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Genesis as Ancestor Epic Part II: What is an Ancient Creation Story?

genesis ancestor epic 2 sxc hu smallIn a recent post we began discussing the nature of Genesis as an ancestor epic—the stories that a people tell themselves about how they almost weren’t a people. Crises have arisen in a people’s past which, save for the sovereign hand of their God, who has a purpose in the world in and through them, would have exterminated them before they ever had a chance to be a people.

In Genesis this takes on two forms. The patriarchal narratives explore the crises that threatened the lives and futures of Abraham, Isaac, Jacob and the twelve sons of Jacob. The primordial narratives deal with more general threats to humanity and the steps that God took to overcome these circumstances in order to fulfill his larger purposes in creation.

Thus, what the informed reader finds in the creation stories of Genesis is a tad different than what many modern readers imagine that they find there.

Frankly, modern interests (Thus, Systematic Theology) focus almost exclusively on issues of Evolution… issues of ORIGINS and PROCESS. We want to know, When did God created the world? How did God created the world? 7 literal days? Old Earth-Young Earth? Day-age theory? Gap Theory? We are material ontologists and want to know where and when all the stuff came from.

Ancient Near Eastern (ANE) interests in creation (Thus Biblical Theology) focus almost exclusively on issues of ORDER. They wanted to know, “Who made the world?” “Why did he make the world?” “What did he make the world to be?” “How did he make the world to function?” Most importantly, “How can we function best within it?” This makes ANE creation stories a kind of wisdom literature, revealing the truest nature of reality and the basic principles for existing well in God’s order. They were functional ontologists and wanted to know how things were designed to function best.

ORDER looks at these days as literary Days not literal or allegorical in some scientific sense.  Creation stories in Biblical Theology are compared and contrasted with other ANE creation stories not with modern “scientific” theory.  Creation stories in Biblical Theology are regarded as THEOLOGY not as pre-critical science. The particular theology of biblical creation is garnered from the details of the episodes that unfold the story… through a keen observation, interrogation and investigation of the terms, grammar and literary relationships set against the backdrop of common ANE ideas and images.

The issue must never be, “What do these stories and pictures mean to me?” but, rather, “What did these stories and pictures mean to them?”

Creation in the ANE was regarded as a perpetual struggle between forces of chaos and order.

Chaos was represented by forces destructive to life, health, prosperity and peace—Natural Disaster, Empty Wasteland, War and Death, Foreign Enemies,  Fear and Anxiety, Lawlessness and Folly,  Barrenness and Disease , Scorching Sun, Desert, Destructive flood, Anarchy.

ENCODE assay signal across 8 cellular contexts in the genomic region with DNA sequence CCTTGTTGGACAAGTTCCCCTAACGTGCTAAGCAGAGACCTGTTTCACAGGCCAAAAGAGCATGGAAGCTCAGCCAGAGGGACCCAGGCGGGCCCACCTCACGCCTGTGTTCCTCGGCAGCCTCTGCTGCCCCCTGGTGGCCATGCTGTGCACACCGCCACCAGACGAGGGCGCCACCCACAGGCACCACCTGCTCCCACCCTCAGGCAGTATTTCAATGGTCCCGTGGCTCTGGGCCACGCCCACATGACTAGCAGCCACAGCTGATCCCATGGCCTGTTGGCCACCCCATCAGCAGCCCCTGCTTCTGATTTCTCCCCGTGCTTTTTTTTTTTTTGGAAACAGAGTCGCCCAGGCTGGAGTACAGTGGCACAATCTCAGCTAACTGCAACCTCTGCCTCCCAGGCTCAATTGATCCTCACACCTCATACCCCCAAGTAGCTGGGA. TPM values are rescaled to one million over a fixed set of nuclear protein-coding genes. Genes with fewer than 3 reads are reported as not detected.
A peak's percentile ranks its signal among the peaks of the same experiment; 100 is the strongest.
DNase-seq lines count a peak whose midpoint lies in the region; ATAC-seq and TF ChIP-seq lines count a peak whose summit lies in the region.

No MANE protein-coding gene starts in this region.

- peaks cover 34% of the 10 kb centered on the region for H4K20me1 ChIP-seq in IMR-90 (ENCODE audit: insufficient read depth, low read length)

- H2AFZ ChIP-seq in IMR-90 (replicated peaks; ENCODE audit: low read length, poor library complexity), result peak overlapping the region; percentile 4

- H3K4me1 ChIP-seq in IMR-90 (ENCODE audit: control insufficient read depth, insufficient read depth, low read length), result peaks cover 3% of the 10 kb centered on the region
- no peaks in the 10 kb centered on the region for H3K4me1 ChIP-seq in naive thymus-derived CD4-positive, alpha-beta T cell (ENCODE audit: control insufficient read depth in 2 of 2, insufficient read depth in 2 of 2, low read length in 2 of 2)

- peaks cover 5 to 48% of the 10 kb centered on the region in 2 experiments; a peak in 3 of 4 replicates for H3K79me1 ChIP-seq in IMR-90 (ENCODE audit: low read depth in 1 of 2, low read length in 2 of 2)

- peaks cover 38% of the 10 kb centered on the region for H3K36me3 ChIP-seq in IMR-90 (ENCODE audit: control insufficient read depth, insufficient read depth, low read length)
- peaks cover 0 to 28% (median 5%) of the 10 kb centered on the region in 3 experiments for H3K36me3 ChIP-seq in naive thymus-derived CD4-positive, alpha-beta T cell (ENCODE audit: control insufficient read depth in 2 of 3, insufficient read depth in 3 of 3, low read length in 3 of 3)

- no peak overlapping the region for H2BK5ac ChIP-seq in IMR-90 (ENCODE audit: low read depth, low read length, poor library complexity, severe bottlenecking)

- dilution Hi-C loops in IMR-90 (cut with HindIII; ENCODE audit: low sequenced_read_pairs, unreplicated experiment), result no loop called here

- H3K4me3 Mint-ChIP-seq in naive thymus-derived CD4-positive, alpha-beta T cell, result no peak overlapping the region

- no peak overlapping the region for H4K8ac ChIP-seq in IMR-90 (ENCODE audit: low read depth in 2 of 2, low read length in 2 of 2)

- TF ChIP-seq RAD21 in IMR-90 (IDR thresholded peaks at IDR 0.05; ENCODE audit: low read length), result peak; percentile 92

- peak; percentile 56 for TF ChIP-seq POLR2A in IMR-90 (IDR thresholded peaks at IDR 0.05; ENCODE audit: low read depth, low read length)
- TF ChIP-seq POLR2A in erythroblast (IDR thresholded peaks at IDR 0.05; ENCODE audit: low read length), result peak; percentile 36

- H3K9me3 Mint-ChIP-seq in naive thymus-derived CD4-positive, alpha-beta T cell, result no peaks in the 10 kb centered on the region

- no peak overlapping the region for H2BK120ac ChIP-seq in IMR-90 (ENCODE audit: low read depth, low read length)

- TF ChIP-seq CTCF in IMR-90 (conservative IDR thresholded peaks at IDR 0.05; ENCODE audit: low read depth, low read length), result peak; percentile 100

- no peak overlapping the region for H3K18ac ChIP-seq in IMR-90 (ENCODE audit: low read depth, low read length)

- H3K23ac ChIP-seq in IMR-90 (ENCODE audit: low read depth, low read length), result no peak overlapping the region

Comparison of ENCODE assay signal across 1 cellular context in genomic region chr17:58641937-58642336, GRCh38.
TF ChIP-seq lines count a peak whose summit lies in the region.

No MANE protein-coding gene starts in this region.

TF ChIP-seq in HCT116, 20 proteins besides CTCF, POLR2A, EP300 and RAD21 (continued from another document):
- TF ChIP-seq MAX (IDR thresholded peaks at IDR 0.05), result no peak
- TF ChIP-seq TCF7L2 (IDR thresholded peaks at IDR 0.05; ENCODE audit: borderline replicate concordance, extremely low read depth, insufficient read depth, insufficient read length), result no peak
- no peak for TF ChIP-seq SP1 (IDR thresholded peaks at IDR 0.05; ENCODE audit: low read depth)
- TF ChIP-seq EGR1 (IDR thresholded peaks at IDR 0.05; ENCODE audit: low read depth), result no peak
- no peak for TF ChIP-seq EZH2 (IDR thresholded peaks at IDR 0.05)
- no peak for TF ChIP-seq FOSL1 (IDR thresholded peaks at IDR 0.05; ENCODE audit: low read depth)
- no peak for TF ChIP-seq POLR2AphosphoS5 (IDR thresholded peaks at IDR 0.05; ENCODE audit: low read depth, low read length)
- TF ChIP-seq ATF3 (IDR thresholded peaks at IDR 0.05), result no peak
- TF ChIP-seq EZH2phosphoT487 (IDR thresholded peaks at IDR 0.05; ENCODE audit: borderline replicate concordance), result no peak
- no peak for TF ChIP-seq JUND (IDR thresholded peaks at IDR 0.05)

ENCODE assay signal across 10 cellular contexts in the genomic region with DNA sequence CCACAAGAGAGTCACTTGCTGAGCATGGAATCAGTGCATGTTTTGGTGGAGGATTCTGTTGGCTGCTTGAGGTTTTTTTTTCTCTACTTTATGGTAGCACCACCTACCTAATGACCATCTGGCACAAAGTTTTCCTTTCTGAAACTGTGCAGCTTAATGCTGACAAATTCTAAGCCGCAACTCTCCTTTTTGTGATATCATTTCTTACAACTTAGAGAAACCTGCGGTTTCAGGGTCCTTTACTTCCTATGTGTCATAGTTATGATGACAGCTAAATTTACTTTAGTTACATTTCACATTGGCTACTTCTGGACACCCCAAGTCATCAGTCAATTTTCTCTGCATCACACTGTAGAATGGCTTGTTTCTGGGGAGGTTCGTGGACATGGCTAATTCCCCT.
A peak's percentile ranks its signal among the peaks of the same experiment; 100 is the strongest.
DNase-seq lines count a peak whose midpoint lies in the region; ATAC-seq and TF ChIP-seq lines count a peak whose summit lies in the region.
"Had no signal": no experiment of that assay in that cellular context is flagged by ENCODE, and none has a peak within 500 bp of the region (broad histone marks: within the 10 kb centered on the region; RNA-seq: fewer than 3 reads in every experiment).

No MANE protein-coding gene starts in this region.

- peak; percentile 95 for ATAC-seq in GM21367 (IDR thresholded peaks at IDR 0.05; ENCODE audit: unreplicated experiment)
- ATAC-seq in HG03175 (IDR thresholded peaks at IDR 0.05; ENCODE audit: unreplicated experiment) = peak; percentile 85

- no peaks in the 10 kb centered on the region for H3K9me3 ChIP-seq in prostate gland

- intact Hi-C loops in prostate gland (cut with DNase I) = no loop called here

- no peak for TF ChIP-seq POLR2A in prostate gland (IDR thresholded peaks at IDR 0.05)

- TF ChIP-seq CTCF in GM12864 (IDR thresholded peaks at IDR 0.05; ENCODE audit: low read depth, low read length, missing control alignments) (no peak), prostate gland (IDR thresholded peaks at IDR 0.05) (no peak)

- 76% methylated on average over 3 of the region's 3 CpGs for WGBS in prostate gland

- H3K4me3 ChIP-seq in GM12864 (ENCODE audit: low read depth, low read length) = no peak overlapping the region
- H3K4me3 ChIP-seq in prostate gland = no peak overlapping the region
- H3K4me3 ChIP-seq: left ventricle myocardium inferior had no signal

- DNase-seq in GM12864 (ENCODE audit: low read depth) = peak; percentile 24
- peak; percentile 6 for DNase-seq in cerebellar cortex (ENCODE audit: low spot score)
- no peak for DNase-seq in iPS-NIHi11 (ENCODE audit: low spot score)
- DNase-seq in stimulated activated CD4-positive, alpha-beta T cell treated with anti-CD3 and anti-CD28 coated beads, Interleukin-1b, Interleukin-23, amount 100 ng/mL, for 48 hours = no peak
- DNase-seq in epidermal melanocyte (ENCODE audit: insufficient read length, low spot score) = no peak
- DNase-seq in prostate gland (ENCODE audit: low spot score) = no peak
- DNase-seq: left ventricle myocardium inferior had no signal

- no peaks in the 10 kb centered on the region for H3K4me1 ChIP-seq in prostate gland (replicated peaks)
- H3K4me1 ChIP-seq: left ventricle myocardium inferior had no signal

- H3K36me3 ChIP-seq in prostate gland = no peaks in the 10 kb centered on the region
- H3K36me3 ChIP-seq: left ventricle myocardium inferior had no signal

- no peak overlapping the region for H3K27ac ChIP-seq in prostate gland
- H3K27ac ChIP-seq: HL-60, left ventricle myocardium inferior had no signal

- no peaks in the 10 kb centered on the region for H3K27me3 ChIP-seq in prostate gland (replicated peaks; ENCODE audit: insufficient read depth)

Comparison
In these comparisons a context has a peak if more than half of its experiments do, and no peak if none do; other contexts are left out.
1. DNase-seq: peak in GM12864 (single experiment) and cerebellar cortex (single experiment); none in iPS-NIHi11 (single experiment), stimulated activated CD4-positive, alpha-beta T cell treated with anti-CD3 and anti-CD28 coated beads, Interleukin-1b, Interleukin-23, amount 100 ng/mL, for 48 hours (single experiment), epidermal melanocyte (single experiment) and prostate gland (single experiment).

Order was represented by forces advantageous to life, health, prosperity and peace—Structured Cosmos, Flourishing Populace, Peace and Security, Fertility and Health, Nourishing Sun, Rich Produce, Justice, Righteousness, Rule of Law, Wisdom, Healing Rain and Flowing Springs, a Strong King.

Most ANE people believed that their principle god, usually a god responsible for crop growth in one way or another (Eg. Marduk/Bel, Baal, Ra), created the present world order after a power struggle with the gods of Chaos (Chaoskampf) usually Sea and Dragon. They believed that this god sustains that established order, being supported by gods vital to the lifecycle and being ever challenged by gods detrimental to the lifecycle.

A “Biblical” Theology of creation has quite a different sense of the origins and nature of world struggle. The Initial creation of the world order in Genesis is accomplished by God’s unchallenged word, “Let there be!” Though, the initial mass is barren and unfruitful God’s word manipulates merely material elements (i.e. no god exists behind them) that are in total submission to his will. God establishes Man as His regent in creation to bring the whole of creation into the fullness that God intends for it. (Genesis 1:26-28)

World Evil and the Divine “struggle” for creation doesn’t come into the world until Genesis 3 when “that Serpent of Old” sows distrust into the human heart, leading to rebellion, human corruption and divine judgment. The whole of creation is brought under a curse and the human experience becomes dour.

In the biblical creation story, God’s chaoskampf is NOT fought against standard ANE emblems of Chaos—Sea, Sun, Satan and Sickness (Though often poetically pictured so)—BUT is fought in the rebellious human heart and against the societies that the rebellious craft.  Remember, this is an Ancestor Epic. It is a collection of stories about how those telling the story “almost weren’t.” This monumental failure of humanity to fulfill its commission threatens, but will not thwart, the purposes of God. God will bring His plan about, whatever man does.

In the midst of this seeming disaster, God speaks his promise, “I will put enmity between you and the woman, and between your offspring and her offspring; he shall bruise your head, and you shall bruise his heel.” (Genesis 3:15)

The story of creation is not over, however, for none of those telling these stories live in the world of Genesis 1, 2 and 3. They live in the world of Genesis 8-11, which while seeded with creatures from the creation of Genesis 1-7 has some profound changes established by God in order to preserve it, in order to fulfill His purposes in and through it.

More later.

[1] Media pic is from sxc.hu

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